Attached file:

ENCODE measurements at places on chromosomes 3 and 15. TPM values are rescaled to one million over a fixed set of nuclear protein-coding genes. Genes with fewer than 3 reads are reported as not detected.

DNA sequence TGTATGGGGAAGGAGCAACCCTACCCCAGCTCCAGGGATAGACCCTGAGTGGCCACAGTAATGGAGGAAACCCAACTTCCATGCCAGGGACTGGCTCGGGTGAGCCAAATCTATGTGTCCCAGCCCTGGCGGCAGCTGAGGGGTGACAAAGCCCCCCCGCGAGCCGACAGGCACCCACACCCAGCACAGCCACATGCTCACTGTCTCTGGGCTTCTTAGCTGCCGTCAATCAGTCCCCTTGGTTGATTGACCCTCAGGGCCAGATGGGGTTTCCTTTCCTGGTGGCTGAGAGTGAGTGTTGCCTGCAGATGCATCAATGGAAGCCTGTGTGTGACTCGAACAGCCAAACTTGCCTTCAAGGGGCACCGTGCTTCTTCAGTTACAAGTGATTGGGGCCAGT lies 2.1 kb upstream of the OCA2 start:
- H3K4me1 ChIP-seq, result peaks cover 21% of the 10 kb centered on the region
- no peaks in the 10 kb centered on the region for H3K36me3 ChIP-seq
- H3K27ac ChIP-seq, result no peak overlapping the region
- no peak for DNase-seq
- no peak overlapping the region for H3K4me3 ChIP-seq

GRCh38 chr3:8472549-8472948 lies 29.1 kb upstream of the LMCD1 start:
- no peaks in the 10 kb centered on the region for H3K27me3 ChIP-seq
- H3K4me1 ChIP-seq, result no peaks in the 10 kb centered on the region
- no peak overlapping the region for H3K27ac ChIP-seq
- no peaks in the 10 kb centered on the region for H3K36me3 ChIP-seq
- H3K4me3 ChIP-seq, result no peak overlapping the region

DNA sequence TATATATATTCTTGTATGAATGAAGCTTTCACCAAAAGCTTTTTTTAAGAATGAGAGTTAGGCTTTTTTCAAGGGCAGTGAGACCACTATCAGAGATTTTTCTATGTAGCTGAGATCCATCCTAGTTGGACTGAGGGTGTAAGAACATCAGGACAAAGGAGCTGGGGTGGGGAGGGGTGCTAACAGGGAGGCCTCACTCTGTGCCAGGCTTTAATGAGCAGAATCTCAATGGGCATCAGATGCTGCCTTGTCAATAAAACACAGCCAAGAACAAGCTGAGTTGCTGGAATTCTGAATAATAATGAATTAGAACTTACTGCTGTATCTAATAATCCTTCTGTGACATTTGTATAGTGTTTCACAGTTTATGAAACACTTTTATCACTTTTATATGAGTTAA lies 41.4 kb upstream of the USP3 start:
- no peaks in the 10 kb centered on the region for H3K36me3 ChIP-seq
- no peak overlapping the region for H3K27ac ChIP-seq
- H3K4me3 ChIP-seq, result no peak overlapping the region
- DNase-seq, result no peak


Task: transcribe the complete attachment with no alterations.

ENCODE measurements at places on chromosomes 3 and 15. TPM values are rescaled to one million over a fixed set of nuclear protein-coding genes. Genes with fewer than 3 reads are reported as not detected.

DNA sequence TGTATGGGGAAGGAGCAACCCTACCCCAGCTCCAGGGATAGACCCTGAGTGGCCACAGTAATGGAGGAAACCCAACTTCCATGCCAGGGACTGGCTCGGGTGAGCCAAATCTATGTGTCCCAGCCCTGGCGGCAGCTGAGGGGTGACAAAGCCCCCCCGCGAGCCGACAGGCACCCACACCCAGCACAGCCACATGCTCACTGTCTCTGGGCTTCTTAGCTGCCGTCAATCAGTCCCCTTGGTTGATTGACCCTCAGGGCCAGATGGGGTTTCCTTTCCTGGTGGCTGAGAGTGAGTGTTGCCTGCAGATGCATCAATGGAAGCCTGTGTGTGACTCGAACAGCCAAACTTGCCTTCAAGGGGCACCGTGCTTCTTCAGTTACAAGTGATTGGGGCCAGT lies 2.1 kb upstream of the OCA2 start:
- H3K4me1 ChIP-seq, result peaks cover 21% of the 10 kb centered on the region
- no peaks in the 10 kb centered on the region for H3K36me3 ChIP-seq
- H3K27ac ChIP-seq, result no peak overlapping the region
- no peak for DNase-seq
- no peak overlapping the region for H3K4me3 ChIP-seq

GRCh38 chr3:8472549-8472948 lies 29.1 kb upstream of the LMCD1 start:
- no peaks in the 10 kb centered on the region for H3K27me3 ChIP-seq
- H3K4me1 ChIP-seq, result no peaks in the 10 kb centered on the region
- no peak overlapping the region for H3K27ac ChIP-seq
- no peaks in the 10 kb centered on the region for H3K36me3 ChIP-seq
- H3K4me3 ChIP-seq, result no peak overlapping the region

DNA sequence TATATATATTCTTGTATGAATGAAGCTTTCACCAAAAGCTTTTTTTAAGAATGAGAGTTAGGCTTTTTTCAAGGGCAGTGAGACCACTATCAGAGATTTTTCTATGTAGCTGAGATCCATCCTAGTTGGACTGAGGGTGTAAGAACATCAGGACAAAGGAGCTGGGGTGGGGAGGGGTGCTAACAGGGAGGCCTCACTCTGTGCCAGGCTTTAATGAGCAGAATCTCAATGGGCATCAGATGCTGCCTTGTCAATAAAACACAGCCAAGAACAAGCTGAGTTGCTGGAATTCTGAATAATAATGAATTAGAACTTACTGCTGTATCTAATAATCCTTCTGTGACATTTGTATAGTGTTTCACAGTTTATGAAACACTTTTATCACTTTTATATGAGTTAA lies 41.4 kb upstream of the USP3 start:
- no peaks in the 10 kb centered on the region for H3K36me3 ChIP-seq
- no peak overlapping the region for H3K27ac ChIP-seq
- H3K4me3 ChIP-seq, result no peak overlapping the region
- DNase-seq, result no peak